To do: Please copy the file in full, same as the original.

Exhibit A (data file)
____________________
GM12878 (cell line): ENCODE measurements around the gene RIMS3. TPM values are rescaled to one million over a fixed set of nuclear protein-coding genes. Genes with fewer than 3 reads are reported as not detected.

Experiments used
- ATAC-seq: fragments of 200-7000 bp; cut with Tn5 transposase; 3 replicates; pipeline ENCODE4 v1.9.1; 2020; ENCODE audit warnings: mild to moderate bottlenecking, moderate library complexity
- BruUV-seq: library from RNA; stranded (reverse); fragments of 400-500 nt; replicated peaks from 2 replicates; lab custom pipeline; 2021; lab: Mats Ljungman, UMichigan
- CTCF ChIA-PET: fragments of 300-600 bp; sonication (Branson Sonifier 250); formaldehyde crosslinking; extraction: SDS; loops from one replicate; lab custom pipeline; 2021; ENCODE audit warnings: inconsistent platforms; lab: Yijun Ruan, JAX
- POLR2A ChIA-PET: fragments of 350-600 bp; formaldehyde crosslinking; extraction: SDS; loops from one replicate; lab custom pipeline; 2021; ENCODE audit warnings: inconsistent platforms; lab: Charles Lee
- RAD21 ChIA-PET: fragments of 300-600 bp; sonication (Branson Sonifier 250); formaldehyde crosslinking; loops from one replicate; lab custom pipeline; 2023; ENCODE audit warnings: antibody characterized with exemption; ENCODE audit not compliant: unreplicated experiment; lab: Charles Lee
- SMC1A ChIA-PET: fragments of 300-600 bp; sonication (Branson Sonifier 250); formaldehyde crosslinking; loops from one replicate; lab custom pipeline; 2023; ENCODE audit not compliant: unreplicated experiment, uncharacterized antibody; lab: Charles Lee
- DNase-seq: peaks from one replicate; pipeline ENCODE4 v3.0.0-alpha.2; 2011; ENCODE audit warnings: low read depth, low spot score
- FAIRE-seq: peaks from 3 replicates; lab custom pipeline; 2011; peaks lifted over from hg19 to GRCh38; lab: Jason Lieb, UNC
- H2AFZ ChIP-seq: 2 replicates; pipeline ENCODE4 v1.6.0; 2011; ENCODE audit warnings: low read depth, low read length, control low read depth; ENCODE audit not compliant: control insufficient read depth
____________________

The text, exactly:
GM12878 (cell line): ENCODE measurements around the gene RIMS3. TPM values are rescaled to one million over a fixed set of nuclear protein-coding genes. Genes with fewer than 3 reads are reported as not detected.

Experiments used
- ATAC-seq: fragments of 200-7000 bp; cut with Tn5 transposase; 3 replicates; pipeline ENCODE4 v1.9.1; 2020; ENCODE audit warnings: mild to moderate bottlenecking, moderate library complexity
- BruUV-seq: library from RNA; stranded (reverse); fragments of 400-500 nt; replicated peaks from 2 replicates; lab custom pipeline; 2021; lab: Mats Ljungman, UMichigan
- CTCF ChIA-PET: fragments of 300-600 bp; sonication (Branson Sonifier 250); formaldehyde crosslinking; extraction: SDS; loops from one replicate; lab custom pipeline; 2021; ENCODE audit warnings: inconsistent platforms; lab: Yijun Ruan, JAX
- POLR2A ChIA-PET: fragments of 350-600 bp; formaldehyde crosslinking; extraction: SDS; loops from one replicate; lab custom pipeline; 2021; ENCODE audit warnings: inconsistent platforms; lab: Charles Lee
- RAD21 ChIA-PET: fragments of 300-600 bp; sonication (Branson Sonifier 250); formaldehyde crosslinking; loops from one replicate; lab custom pipeline; 2023; ENCODE audit warnings: antibody characterized with exemption; ENCODE audit not compliant: unreplicated experiment; lab: Charles Lee
- SMC1A ChIA-PET: fragments of 300-600 bp; sonication (Branson Sonifier 250); formaldehyde crosslinking; loops from one replicate; lab custom pipeline; 2023; ENCODE audit not compliant: unreplicated experiment, uncharacterized antibody; lab: Charles Lee
- DNase-seq: peaks from one replicate; pipeline ENCODE4 v3.0.0-alpha.2; 2011; ENCODE audit warnings: low read depth, low spot score
- FAIRE-seq: peaks from 3 replicates; lab custom pipeline; 2011; peaks lifted over from hg19 to GRCh38; lab: Jason Lieb, UNC
- H2AFZ ChIP-seq: 2 replicates; pipeline ENCODE4 v1.6.0; 2011; ENCODE audit warnings: low read depth, low read length, control low read depth; ENCODE audit not compliant: control insufficient read depth